When it was over, French General Francois Joseph Westermann penned a letter to the Committee of Public Safety stating: “There is no more Vendée… According to the orders that you gave me, I crushed the children under the feet of the horses, massacred the women who, at least for these, will not give birth to any more brigands. I do not have a prisoner to reproach me. I have exterminated all.”

    The bloody events of the Vendée were long absent from French history books, because of the evil light they shed on the Revolutionaries. However, they were well known in the Soviet bloc. Lenin himself had studied the war there and drew inspiration for his policies towards the peasantry.

    Vendée

    Sitaatit ovat Henry Samuelinkirjoituksesta Vendée French call for revolution massacre to be termed ‘genocide’ sekä Elena Maria Vidalin omasta Genocide in the Vendée kommenttipuheenvuorostansa siihen hänen Tea at Trianon -blogistansa että suoraan alkuperäisestä The Daily Telegraphin artikkelista.

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  7. Elias Karlin

    Viime maanantaina Ranskan presidentti Nicolas Sarkozy totesi Yleisradion mukaan parlamentille: “uskovansa, että talouskriisin jälkeinen maailma arvostaa enemmän Ranskan valtiojohtoista talousmallia, joka yhdistää julkisen ja yksityisen sektorin.”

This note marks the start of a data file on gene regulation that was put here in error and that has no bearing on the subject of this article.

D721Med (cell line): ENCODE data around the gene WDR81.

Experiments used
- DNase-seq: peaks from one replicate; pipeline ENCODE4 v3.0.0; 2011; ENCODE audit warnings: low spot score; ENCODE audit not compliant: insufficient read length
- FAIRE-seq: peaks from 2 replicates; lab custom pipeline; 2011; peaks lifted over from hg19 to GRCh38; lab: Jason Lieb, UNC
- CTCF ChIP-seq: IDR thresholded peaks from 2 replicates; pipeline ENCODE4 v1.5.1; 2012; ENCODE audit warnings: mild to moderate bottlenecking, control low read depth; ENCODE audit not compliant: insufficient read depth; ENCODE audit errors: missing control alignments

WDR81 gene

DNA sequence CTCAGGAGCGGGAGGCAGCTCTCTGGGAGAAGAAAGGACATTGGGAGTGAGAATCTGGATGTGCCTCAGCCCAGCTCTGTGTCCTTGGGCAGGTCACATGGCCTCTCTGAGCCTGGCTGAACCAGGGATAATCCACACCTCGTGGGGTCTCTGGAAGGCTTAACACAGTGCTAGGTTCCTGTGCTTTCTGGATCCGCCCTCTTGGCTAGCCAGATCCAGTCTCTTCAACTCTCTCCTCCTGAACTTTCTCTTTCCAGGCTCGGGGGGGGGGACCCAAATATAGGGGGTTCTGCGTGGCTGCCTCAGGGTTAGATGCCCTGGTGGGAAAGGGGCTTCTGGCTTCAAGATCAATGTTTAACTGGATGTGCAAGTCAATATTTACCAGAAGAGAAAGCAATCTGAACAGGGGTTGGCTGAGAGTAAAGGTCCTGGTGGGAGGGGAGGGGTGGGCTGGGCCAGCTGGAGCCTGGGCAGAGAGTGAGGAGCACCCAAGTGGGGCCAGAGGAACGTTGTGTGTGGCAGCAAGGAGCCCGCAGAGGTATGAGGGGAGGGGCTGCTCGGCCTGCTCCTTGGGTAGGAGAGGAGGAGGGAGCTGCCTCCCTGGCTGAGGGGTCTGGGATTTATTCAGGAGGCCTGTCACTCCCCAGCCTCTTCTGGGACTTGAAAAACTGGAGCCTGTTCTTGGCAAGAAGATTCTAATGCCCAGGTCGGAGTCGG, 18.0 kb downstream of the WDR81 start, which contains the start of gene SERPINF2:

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  8. elikar Post author

    Heinäkuun neljäntenätoistapäivänä vallankumous ei paitsi vain puhjennut vaan myös sen kauas kurottavien oksalehvästöjen muuan haara kantoi 1900-luvun hedelmäänsä kun vuonna 1933 Saksan kansallissosialistisesta työväenpuolueesta tuli Kolmannen valtakunnan ainoa laillinen puolue gleichschaltungpolitiikan eli yhtenäistämispolitiikan eräänä keskeisenä askeleena, jota englanninkielinen Wikipedia kuvaa tavoitteineen seuraavasti:

    Gleichschaltung, meaning “coordination”, “making the same”, “bringing into line” is a Nazi term for the process by which the Nazi regime successively established a system of totalitarian control over the individual, and tight coordination over all aspects of society and commerce. The historian Richard J. Evans offered the term “forcible-coordination” in his most recent work on Nazi Germany. One goal of this policy was to eliminate individualism by forcing everybody to adhere to a specific doctrine and way of thinking and to control as many aspects of life as possible using an invasive police force.